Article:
# Problem from GCSE Paired Pilot

Discussion in 'Mathematics' started by GoldMaths, Jun 22, 2011.

1. ### GoldMathsNew commenter

Two square numbers have a sum of 50005.

I have found two solutions:

98^2 + 201^2 = 50005
102^2 + 199^2 = 50005

Question is are there any more?
Is there a logical way to approach this? I have used excel to solve so far....

2. ### GoldMathsNew commenter

54^2 + 217^2 = 50005
87^2 + 206^2 = 50005

3. ### Guzintas

Which paper and which board? Presumably calculator allowed. Seems like T&I at first glance - is that on the syllabus?

4. ### GoldMathsNew commenter

Think it was Methods 2 AQA but cant be 100%.

Ridiculously hard if your supposed to do it using trial and improvement.

5. ### Guzintas

Was there no lead-in part and where was it in the paper ie early on or at the end?

6. ### GoldMathsNew commenter

(a) Show that (mn ? 1)^2
+ (m + n)^2
= (m^2
+ 1)(n^2
+ 1)
[3]

The two shorter sides of a right-angled triangle are 2m and m^2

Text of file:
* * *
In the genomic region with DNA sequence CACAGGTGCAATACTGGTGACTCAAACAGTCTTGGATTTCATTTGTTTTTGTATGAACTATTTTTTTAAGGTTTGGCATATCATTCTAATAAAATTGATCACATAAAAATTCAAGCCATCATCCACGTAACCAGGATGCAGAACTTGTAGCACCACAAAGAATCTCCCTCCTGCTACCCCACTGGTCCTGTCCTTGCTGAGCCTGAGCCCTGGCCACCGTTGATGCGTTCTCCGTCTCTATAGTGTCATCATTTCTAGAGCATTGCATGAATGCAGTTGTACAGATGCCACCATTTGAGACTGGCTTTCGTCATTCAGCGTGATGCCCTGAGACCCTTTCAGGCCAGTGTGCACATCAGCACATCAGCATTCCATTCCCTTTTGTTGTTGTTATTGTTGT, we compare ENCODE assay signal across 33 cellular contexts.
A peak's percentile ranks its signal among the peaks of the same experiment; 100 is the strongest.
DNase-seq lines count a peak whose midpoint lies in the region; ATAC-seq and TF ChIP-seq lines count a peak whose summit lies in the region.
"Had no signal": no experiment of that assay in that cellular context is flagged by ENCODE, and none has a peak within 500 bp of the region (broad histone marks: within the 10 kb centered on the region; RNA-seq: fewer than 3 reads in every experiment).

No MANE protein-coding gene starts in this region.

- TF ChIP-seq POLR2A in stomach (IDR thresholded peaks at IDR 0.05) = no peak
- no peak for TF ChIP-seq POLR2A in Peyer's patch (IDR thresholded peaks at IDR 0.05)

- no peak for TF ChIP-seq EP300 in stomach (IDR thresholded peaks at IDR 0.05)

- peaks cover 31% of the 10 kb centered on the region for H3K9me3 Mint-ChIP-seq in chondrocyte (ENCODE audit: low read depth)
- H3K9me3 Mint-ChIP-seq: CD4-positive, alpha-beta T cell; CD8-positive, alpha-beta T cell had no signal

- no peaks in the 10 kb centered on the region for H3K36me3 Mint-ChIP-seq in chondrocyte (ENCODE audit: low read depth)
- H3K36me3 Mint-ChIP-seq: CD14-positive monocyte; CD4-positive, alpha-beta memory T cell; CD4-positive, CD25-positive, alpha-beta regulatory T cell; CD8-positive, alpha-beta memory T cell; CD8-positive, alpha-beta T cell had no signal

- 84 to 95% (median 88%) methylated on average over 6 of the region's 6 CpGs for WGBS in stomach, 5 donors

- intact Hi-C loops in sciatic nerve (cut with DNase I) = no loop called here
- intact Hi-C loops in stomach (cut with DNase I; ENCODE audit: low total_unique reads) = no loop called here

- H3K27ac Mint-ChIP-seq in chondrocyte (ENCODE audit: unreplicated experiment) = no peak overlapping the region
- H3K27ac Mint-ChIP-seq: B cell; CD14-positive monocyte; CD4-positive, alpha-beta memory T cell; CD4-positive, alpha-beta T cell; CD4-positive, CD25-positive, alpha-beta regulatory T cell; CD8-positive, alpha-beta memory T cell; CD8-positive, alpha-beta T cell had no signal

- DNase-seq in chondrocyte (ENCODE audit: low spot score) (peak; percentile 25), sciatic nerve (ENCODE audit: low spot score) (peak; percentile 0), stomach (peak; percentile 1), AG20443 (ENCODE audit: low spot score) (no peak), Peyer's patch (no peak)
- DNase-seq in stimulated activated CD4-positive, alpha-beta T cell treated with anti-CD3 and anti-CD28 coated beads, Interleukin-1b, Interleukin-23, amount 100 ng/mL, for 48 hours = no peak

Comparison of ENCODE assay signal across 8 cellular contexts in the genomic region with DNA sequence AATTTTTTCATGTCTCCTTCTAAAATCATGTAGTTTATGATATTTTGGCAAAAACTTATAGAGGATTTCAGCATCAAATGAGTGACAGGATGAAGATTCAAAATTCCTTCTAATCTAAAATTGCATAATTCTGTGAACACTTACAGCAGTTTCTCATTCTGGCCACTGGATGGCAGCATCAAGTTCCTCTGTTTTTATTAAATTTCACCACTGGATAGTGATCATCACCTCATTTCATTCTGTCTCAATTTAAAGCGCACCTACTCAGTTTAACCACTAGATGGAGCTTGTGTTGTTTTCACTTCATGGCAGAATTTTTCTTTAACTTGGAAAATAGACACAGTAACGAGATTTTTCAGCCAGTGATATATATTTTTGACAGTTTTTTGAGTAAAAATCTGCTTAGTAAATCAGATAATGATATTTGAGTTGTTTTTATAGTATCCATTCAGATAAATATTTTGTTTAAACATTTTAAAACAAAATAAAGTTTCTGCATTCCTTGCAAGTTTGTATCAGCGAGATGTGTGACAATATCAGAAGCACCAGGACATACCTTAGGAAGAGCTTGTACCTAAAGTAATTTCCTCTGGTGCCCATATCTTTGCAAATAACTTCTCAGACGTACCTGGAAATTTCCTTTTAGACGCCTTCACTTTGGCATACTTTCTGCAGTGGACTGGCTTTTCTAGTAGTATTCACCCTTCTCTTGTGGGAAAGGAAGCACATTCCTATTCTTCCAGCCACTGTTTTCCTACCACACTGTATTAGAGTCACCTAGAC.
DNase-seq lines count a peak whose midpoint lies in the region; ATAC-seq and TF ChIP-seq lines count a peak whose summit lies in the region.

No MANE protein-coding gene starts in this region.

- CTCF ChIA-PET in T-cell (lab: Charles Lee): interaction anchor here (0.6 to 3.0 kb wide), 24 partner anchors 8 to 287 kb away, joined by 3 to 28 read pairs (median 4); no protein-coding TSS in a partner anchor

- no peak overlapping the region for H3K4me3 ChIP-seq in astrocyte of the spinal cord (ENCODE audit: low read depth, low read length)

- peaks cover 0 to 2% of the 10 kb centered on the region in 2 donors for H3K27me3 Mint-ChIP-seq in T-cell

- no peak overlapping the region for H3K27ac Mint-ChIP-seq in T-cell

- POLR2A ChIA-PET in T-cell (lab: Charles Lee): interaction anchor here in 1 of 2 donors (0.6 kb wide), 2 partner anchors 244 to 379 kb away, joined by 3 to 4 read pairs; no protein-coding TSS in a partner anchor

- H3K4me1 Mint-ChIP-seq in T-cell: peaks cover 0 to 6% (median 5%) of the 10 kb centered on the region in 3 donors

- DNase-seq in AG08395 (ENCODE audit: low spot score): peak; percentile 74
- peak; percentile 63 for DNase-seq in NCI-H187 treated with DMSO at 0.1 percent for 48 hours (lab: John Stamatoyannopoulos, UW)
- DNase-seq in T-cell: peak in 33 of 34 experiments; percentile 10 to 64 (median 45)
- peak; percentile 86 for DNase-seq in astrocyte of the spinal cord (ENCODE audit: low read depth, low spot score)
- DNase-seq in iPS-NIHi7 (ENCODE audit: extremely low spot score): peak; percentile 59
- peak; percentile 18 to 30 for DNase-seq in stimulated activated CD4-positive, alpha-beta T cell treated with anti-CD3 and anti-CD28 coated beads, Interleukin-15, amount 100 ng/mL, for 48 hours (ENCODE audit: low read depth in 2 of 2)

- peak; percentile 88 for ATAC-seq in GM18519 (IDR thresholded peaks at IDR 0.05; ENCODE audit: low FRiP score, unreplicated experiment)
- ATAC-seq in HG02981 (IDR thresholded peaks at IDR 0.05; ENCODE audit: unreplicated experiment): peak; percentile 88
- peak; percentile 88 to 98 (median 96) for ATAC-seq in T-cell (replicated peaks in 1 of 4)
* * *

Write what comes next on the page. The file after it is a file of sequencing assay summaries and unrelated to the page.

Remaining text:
? 1 where m is a
positive integer.

(b) Show that the hypotenuse is always a positive integer.
[2]

(c) Find two square numbers which have a sum equal to 50005
[2]

7. ### Guzintas

Can do the first two parts but struggling to see the link with part (c) - if there is one.

8. ### bombaysapphireStar commenter

50005 = 5 x 10001
5 = 2^2+1 so m=2
10001 = 100^2+1 so n=100
Square numbers 199 and 102.
So yep - definitely a link from (a) to (c).

10. ### GoldMathsNew commenter

Is there anyway to solve this without a trial and error approach?

11. ### bombaysapphireStar commenter

See post 8. 50005 clearly factorises into 5 and 10001.
These appear to have been chosen because it is easy to spot that they are both 1 bigger than a square number.

13. ### Polecat

If you want to use part (a), then the only starting points are
50005 = 5 X 10001 or 137 X 365 or 73 X 885.
I don't know if there are solutions not using part (a), but I'll tell you later.

14. ### Polecat

Using Maple 13, I got the following complete set of solutions:
(54, 217); (87, 206); (98, 201); (102, 199).
I assume this is what DM found using the Mathematica/Alpha machine.
So yes, I suppose the method is brute force.

15. ### mmmmmathsNew commenter

Not brute force, use part a) see post 8.

16. ### DMNew commenter

Poley knew how to answer the question using the result provided but was answering the wider question about finding the other solutions.

17. ### Guzintas

Nice one. Who said GCSEs were too easy?

18. ### jacksonator

Really nice question - will be using that as a starter in the next week.